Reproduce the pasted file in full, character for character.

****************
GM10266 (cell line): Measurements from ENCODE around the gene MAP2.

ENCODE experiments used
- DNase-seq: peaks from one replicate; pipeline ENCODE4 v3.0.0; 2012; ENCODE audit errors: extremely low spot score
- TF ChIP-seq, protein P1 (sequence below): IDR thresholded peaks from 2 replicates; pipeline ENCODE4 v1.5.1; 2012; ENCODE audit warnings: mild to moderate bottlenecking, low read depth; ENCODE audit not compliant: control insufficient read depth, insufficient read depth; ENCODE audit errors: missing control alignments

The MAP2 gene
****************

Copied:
GM10266 (cell line): Measurements from ENCODE around the gene MAP2.

ENCODE experiments used
- DNase-seq: peaks from one replicate; pipeline ENCODE4 v3.0.0; 2012; ENCODE audit errors: extremely low spot score
- TF ChIP-seq, protein P1 (sequence below): IDR thresholded peaks from 2 replicates; pipeline ENCODE4 v1.5.1; 2012; ENCODE audit warnings: mild to moderate bottlenecking, low read depth; ENCODE audit not compliant: control insufficient read depth, insufficient read depth; ENCODE audit errors: missing control alignments

The MAP2 gene